When Ranjana Clark joined Western Union this past spring, she said goodbye to Wells Fargo. But not to banking.
As head of the revamped Western Union Global Payments business as well as global strategy, part of her mission is to build partnerships with financial institutions that might otherwise view Western as an opponent in wire transfer, remittance and bill-pay services.
Her department was not long in delivering - in July, Western shook hands with Fifth Third Bancorp to provide global money-transfer services and finalized an online bill-pay arrangement with her old shop over at Wells.
Clark is also leading the foray into expanded international payments capabilities, including business-to-business payment and foreign exchange operations. "It's about time for U.S. banks to view Western Union as a partner, and not a competitor," observed Aite Group analyst Gwenn Bezard.
Growing B2B payments through Englewood, Colo.-based Western is a key initiative under Clark, kickstarted by the $370 million acquisition of Canadian-based Custom House that processes cross-border payments for 40,000 small- and medium-sized businesses. The business will provide $100 million in annual revenue, and "help us introduce a new product set, a new capability to Western Union and it helps us attract a whole new set of clients," says Clark, 49.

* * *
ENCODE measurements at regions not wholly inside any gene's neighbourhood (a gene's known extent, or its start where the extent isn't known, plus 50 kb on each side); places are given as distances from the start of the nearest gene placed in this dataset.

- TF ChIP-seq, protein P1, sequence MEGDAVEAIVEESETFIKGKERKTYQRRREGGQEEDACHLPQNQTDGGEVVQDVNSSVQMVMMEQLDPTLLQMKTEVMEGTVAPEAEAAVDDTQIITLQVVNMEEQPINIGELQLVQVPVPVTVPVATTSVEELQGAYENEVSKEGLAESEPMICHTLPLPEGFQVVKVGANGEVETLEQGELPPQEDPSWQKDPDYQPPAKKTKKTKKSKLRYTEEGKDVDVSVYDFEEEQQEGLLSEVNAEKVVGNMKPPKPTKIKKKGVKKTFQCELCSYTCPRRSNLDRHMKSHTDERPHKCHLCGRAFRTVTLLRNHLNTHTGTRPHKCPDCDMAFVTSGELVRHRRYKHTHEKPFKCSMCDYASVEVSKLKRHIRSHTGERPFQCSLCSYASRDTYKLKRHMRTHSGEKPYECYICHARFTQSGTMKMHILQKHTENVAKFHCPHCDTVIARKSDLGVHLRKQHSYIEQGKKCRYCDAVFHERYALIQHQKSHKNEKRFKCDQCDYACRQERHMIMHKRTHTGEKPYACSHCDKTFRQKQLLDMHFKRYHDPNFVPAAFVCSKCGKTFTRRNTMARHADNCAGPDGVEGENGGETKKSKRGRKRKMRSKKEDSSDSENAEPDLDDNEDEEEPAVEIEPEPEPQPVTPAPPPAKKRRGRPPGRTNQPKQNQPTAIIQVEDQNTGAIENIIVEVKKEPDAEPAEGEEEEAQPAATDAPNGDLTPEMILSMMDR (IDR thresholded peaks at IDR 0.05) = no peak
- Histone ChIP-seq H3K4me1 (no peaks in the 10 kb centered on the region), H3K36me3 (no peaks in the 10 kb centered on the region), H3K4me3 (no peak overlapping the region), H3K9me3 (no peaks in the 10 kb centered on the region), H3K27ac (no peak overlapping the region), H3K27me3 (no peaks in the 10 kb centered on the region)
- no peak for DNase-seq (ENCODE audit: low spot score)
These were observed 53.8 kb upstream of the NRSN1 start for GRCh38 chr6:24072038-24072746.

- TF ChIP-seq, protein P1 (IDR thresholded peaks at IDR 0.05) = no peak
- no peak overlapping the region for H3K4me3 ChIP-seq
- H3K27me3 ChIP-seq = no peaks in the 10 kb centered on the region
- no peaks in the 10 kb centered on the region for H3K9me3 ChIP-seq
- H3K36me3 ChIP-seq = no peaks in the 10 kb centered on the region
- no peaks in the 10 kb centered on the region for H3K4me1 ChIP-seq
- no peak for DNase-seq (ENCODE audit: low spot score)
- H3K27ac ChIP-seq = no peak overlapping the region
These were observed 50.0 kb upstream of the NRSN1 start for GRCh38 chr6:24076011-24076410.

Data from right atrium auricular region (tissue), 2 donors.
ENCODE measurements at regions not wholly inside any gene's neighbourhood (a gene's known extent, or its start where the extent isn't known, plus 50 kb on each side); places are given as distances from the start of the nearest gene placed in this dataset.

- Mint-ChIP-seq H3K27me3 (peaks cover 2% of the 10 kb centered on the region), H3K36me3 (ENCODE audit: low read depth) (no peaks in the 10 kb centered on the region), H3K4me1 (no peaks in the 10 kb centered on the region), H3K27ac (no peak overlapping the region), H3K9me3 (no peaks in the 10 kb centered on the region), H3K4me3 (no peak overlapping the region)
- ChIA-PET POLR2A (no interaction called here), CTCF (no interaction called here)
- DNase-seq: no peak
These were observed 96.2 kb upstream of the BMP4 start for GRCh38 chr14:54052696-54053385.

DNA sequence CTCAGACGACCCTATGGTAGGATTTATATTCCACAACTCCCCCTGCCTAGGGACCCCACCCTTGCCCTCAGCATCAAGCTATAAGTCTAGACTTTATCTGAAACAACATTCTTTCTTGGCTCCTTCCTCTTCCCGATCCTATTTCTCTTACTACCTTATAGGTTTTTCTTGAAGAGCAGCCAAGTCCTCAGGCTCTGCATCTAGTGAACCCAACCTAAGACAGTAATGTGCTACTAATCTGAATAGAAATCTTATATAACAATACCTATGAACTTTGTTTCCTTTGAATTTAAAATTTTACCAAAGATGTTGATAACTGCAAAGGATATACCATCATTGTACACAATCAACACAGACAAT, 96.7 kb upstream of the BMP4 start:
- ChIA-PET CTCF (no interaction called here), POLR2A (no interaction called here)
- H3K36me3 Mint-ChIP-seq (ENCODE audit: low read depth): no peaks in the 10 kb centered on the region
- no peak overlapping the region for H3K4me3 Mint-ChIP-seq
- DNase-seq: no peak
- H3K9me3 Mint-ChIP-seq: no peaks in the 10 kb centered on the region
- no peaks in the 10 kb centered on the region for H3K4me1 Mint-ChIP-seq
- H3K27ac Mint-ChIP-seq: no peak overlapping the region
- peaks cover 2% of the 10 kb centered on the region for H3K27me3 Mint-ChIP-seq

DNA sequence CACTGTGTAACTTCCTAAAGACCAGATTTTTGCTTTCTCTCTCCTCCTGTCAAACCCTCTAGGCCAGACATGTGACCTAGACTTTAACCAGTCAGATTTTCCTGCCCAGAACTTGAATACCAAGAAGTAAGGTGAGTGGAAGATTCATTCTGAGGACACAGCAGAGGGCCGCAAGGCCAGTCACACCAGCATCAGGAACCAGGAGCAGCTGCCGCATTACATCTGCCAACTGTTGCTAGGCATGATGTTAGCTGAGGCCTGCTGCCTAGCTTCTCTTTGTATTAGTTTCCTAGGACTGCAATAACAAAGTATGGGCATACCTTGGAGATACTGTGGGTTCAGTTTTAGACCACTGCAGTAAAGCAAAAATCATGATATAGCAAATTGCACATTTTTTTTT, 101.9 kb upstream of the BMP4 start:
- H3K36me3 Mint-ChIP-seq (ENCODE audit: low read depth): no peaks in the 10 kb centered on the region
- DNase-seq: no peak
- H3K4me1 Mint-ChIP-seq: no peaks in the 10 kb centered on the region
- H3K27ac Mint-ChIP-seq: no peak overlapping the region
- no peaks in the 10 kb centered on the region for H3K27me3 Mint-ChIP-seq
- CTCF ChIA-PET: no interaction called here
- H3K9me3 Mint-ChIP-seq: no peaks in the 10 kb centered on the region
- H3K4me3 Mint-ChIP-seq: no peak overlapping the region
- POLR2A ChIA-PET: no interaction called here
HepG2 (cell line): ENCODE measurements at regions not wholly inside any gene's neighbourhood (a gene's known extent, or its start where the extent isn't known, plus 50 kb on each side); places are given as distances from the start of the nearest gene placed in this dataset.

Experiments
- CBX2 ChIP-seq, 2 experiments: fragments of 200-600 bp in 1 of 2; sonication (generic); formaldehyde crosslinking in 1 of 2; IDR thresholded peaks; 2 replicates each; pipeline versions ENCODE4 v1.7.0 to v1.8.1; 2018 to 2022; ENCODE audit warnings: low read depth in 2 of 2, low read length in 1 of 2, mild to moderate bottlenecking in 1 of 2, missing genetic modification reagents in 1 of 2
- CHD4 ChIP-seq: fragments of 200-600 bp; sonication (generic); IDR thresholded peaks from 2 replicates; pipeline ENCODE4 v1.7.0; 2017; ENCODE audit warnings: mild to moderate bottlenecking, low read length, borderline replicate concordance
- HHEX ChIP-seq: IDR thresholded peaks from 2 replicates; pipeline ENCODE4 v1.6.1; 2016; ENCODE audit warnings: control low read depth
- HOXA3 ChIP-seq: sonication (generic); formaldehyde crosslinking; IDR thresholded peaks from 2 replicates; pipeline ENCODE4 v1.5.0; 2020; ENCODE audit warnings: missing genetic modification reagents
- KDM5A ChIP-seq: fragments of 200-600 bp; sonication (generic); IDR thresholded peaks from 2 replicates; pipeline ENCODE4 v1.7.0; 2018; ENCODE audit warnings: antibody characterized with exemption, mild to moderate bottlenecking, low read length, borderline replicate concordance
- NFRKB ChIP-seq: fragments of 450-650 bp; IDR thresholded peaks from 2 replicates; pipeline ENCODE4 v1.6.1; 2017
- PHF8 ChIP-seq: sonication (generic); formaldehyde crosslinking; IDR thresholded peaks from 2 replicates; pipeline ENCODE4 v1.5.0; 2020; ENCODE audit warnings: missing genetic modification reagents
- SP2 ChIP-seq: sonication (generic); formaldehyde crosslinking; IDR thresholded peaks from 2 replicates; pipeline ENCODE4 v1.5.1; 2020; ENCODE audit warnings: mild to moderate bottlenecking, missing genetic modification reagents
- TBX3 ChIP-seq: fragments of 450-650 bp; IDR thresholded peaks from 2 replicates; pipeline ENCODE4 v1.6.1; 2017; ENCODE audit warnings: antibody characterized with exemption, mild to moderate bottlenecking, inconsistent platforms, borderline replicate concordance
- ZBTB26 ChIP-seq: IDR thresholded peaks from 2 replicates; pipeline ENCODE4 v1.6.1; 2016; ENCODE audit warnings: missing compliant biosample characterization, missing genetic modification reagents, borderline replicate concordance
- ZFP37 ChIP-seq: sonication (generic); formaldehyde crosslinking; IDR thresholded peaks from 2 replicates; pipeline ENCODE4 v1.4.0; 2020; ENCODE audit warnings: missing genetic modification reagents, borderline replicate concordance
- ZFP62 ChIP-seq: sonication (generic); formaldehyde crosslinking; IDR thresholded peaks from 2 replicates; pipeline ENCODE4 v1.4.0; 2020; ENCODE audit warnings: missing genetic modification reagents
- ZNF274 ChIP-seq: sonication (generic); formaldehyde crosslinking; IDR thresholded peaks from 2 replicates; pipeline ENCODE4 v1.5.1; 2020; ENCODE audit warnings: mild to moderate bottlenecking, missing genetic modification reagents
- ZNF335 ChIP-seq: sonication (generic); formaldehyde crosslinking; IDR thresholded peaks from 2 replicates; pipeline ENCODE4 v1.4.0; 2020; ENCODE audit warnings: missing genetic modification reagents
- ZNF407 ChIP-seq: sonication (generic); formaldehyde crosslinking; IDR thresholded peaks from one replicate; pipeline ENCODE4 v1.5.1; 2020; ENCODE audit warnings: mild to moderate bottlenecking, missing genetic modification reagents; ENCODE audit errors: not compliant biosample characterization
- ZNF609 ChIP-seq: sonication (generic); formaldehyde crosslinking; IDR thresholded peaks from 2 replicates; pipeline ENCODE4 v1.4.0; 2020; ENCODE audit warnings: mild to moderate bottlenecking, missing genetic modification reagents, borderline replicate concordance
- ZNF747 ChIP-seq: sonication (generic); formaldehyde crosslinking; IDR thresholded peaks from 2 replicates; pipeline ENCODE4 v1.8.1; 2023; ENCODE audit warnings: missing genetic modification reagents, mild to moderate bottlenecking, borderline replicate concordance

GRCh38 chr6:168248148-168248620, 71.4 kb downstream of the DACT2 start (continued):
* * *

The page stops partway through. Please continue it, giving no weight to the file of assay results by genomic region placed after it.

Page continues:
Clark, who joined in April, brought to Western Union an extensive, strategic banking background. One of her most notable roles was as Wachovia's chief marketing officer from 2007-2009, when she directed a sophisticated analytics operation at the bank that created deeper clusters of customer segments to drive product development alongside marketing. "I think a lot of the marketing work we championed at Wachovia was becoming a customer-insight driven organization," says Clark, a 20-year banking veteran.
Prior to joining Western Union, Clark moved over to Wells' wholesale banking division to briefly supervise customer experience strategies.